For my 70th birthday earlier this year, I gathered up my whole family, including my two marvelous grandsons, and took them on a Caribbean cruise. On the morning of my birthday, I woke up and thought, This is going to be my year. Later that day, I went ziplining.
The whole trip would’ve been unimaginable a decade ago. In 2007, I was newly retired, and my health was just the pits. When I visited the doctor, he gave me the bad news: I had two prolapsed heart valves and asthma. Oh, and those prolapsed valves meant my blood pressure was likely to get even worse than it already was and require more medications.
I was in a position that’s familiar to many: You depend on your doctor, but they don’t really know how to prescribe exercise. They’ll say, “Watch your diet and exercise” but they won’t tell you how or give you a next step. So you wind up taking a lot of medications and assume that’s just the way it has to be. One morning, I was sitting at my breakfast table, staring at my pill bottles, and I thought to myself, Oh, lord. This is not good. I’m not going to live this way—this is not going to be my life.
A new gym had just opened at the shopping centre nearby. So that afternoon, I drove down the street to get groceries—the gym was on the right, the store on the left, and I said to myself, It’s now or never. I made a right-hand turn and went to the gym instead.
It was a life-changing moment. I refused to settle for the status quo.
“I think I can help you.”
I was 61 years old, and I’d never been in a gym before. I knew nothing—absolutely nothing—about gym equipment. But I also knew that if I kept on doing what I had been doing, it wouldn’t give me longevity or the physical ability to enjoy my life and family. So I decided to get some help.
The first time I met with my trainer, he asked about my diet and medications. I listed them out: blood pressure medications due to my prolapsed valve, anti-anxiety pills, anti-depressants, asthma meds. I was overweight and in chronic pain from head-to-toe from arthritis. He leaned back in his chair, and said, “I think I can help you.”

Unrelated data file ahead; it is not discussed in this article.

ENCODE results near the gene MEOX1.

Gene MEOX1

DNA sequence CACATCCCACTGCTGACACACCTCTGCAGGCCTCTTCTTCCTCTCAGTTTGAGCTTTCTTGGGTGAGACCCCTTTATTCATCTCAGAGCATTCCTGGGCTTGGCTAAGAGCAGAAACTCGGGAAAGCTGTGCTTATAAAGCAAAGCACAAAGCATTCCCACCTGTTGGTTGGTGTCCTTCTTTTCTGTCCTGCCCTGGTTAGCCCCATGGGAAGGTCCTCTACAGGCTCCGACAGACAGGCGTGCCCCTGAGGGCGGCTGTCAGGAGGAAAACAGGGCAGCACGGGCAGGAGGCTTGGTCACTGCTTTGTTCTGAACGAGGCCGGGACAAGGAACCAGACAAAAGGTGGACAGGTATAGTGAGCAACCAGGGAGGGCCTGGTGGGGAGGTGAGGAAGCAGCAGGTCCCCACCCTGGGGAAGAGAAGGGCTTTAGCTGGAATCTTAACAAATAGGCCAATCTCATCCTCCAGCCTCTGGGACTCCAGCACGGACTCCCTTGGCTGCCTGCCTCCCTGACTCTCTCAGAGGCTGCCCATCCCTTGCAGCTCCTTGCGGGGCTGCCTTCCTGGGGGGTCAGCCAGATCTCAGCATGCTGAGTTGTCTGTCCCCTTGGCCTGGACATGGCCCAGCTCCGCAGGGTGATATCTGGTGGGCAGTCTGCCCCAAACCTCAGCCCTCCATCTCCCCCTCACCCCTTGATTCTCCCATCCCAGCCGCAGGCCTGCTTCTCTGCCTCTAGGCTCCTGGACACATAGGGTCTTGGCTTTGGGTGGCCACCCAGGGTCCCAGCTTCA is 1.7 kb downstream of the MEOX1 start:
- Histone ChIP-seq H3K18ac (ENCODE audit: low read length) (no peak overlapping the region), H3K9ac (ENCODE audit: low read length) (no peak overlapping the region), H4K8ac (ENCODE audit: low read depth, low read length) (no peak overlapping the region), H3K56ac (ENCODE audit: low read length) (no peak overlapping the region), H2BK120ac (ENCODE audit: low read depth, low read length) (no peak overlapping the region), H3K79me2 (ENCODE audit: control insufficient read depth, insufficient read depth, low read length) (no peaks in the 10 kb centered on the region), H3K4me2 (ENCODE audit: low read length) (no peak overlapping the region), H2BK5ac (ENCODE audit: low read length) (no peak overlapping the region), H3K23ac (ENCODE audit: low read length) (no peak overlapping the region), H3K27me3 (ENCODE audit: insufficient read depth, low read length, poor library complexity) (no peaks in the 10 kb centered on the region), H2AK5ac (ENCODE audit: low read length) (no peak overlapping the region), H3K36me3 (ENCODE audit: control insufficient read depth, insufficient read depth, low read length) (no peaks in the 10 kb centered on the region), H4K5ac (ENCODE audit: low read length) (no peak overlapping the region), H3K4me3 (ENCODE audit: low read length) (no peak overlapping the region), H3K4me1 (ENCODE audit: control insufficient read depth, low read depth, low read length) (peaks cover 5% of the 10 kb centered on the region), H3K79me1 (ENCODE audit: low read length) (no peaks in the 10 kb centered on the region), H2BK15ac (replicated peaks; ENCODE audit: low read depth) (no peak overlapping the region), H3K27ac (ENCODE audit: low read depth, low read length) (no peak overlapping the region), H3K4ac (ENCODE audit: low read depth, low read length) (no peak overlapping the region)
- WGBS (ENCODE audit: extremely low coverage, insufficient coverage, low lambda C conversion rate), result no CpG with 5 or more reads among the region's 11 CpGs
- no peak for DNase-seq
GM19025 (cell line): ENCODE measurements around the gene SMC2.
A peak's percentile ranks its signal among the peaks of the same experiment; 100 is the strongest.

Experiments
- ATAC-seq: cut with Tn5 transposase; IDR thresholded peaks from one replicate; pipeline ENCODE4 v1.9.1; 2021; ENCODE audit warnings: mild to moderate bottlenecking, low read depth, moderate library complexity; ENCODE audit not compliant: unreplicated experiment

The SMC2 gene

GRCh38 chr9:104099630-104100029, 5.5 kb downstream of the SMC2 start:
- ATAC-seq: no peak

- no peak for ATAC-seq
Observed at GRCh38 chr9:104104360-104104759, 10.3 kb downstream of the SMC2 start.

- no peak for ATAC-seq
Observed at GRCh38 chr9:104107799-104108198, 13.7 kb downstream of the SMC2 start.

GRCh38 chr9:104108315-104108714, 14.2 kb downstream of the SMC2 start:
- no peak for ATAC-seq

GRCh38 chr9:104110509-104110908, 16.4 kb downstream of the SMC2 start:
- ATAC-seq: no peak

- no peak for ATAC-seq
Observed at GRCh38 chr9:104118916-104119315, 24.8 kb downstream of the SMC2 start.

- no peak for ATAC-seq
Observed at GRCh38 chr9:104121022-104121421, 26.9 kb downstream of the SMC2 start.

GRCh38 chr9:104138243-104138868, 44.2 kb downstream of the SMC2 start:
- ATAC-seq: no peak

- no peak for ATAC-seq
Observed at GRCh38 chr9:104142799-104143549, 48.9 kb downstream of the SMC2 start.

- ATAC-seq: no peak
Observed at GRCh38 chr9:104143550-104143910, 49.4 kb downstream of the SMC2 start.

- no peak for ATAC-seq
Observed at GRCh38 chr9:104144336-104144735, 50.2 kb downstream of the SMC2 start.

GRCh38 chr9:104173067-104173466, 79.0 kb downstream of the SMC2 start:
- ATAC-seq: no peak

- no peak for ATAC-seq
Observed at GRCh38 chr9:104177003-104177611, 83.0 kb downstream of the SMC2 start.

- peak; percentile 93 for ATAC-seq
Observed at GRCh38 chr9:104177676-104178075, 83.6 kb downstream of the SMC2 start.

While I was excited to get healthy again, during those first few workouts, I was scared. I didn’t have the first clue what I was getting myself into. The trainer literally had to show me how to turn on the treadmill.
Slowly, however, I got the hang of it. I met with my trainer three days a week. He modified my workouts according to my pain level and showed me to how to take my heart rate so I could eventually workout safely on my own. He was firm but patient. When I got frustrated, I’d simply step back, say "Hold on a minute, I have to get this in my head," and we would go forward when I felt ready.
“I lost 30 pounds, 23.5 inches.”
One year later, in 2008, I’d lost 15kgs, 23.5 inches, and I was also off all my medications. I reversed my heart disease, and my cardiologist said, “Whatever you’re doing is working—keep it up.” That year truly taught me that the body has an amazing ability to recover.
By 2010, just two years after my very first visit to the gym, I was a totally different person—I lifted weights and ran 5K races for fun. I felt confident and powerful. I’m 70 now, and some days, I feel every one of those years—but what I’ve realised is that my age is just a number.